HHS has issued a new document entitled: Guidance on HIPAA and Sharing Information Related to Mental Health.  The Guidance answers questions regarding when it is appropriate under the Privacy Rule for a health care provider to share the protected health information (PHI) of a patient who is being treated for a mental health condition.  For example, disclosures regarding:

  • Psychotherapy Notes;
  • Where a mental health patient has the opportunity to “agree or object”;
  • Where a mental health patient is incapacitated;
  • Disclosure of mental health information to law enforcement;
  • Disclosure of mental health information with legal representatives; and
  • The intersection of HIPAA, mental health information, and more “stringent” state laws.

The Guidance does NOT provide any new regulatory requirements, BUT does provide an excellent summary of some of the more confusing HIPAA issues that come up often and are complex to parse.

In addition, the guidance clarifies when HIPAA permits health care providers to:

  • Communicate with a patient’s family members, friends, or others involved in the patient’s care;
  • Communicate with family members when the patient is an adult;
  • Communicate with the parent of a patient who is a minor;
  • Consider the patient’s capacity to agree with or object to the sharing of his or her information;
  • Involve a patient’s family members, friends or others in dealing with patient failures to adhere to medication or other therapy;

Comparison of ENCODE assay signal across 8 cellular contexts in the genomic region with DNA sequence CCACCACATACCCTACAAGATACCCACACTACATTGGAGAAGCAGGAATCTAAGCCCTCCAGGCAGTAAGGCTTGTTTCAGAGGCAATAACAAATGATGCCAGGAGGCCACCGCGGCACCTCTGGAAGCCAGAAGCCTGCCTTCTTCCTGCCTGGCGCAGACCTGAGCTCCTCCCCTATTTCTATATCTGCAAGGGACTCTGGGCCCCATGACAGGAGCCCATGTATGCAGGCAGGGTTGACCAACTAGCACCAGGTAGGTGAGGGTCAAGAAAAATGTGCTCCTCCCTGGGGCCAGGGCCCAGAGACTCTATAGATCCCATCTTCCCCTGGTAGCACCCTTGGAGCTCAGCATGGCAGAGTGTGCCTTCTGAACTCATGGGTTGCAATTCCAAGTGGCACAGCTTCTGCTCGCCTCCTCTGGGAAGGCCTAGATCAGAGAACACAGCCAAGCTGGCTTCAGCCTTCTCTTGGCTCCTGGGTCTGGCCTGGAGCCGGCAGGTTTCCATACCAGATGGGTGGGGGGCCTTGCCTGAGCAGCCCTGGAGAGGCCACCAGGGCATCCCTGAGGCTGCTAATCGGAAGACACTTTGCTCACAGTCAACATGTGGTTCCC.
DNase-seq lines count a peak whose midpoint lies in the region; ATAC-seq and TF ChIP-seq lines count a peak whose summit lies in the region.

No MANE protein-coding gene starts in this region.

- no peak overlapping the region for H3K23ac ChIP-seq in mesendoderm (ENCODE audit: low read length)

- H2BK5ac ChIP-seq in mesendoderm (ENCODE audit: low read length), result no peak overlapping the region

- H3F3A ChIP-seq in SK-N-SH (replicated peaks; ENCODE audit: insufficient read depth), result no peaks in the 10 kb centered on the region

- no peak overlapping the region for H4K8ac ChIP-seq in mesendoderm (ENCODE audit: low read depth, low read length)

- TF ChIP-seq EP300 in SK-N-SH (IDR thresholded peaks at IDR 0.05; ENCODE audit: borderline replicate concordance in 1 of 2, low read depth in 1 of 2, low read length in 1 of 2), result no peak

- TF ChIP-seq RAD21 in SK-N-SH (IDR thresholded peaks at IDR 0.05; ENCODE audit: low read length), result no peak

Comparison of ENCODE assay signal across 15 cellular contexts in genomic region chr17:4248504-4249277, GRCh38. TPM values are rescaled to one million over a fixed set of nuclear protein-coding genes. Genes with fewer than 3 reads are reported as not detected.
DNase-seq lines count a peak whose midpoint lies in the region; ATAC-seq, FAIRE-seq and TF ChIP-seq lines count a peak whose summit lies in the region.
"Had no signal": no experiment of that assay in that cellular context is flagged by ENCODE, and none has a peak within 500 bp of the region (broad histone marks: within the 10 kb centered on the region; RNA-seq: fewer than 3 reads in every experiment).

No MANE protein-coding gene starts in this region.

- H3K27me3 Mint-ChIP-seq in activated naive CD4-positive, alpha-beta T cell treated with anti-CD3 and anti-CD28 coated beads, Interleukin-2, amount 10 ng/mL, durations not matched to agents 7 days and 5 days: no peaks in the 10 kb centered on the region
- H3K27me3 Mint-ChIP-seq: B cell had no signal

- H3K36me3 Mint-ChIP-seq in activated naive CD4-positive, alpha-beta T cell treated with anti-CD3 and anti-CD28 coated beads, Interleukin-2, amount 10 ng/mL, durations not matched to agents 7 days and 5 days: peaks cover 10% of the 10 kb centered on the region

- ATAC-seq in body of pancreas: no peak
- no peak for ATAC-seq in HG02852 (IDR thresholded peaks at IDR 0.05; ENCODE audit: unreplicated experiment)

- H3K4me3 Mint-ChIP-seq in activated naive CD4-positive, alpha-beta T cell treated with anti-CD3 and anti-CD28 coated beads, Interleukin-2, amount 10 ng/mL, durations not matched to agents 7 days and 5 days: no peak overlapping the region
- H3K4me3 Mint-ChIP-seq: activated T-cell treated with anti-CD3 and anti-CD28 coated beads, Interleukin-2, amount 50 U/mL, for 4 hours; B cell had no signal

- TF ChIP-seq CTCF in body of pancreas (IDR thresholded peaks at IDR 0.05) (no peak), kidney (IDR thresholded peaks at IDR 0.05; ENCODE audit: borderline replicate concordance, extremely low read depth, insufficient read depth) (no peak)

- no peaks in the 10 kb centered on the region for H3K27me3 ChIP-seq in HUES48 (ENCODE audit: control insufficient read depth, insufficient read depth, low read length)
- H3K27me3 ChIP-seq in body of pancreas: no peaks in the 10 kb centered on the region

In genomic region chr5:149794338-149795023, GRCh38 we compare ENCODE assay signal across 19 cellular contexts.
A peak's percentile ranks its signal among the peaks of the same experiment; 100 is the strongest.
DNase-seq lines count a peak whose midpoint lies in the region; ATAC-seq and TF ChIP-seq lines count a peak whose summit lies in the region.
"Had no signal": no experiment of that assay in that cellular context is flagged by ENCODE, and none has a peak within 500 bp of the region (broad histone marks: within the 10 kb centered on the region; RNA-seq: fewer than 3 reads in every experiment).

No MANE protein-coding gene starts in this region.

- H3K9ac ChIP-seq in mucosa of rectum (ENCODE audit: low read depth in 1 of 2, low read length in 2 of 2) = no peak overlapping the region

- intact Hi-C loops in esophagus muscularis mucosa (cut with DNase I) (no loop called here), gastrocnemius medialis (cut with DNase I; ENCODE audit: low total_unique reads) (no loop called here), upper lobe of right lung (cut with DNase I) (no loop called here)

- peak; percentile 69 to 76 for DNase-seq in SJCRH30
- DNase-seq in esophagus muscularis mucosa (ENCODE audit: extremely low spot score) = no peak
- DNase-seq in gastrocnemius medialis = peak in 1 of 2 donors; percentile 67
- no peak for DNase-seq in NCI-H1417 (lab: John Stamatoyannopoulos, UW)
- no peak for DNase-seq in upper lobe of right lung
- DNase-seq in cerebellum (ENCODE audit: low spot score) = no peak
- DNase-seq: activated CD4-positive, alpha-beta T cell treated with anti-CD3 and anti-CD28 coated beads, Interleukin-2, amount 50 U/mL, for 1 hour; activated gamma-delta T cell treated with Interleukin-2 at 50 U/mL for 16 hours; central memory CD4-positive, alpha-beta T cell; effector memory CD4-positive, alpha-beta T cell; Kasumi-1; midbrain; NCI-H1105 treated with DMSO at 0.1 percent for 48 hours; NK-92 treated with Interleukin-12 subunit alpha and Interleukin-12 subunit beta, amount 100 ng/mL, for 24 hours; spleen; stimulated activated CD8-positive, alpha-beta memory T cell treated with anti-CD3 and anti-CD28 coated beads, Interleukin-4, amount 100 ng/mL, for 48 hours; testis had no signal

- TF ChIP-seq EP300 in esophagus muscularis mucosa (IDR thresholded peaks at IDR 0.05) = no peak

• Listen to family members about their loved ones receiving mental health treatment;
  • Communicate with family members, law enforcement or others when the patient presents a serious and imminent threat of harm to self or others; and
  • Communicate to law enforcement about the release of a patient brought in for an emergency psychiatric hold.

Covered entities and business associates reviewing the new guidance should remember that if a state law is more protective of the patient’s mental health information than HIPAA, the state law takes precedence over HIPAA.

The guidance also provides relevant reminders about related issues, such as the heightened protections afforded to psychotherapy notes by the Privacy Rule, a parent’s right to access the protected health information of a minor child as the child’s personal representative, the potential applicability of Federal alcohol and drug abuse confidentiality regulations or state laws that may provide more stringent protections for the information than HIPAA, and the intersection of HIPAA and FERPA in a school setting.

The complete guidance is available at:http://www.hhs.gov/ocr/privacy/hipaa/understanding/special/mhguidance.html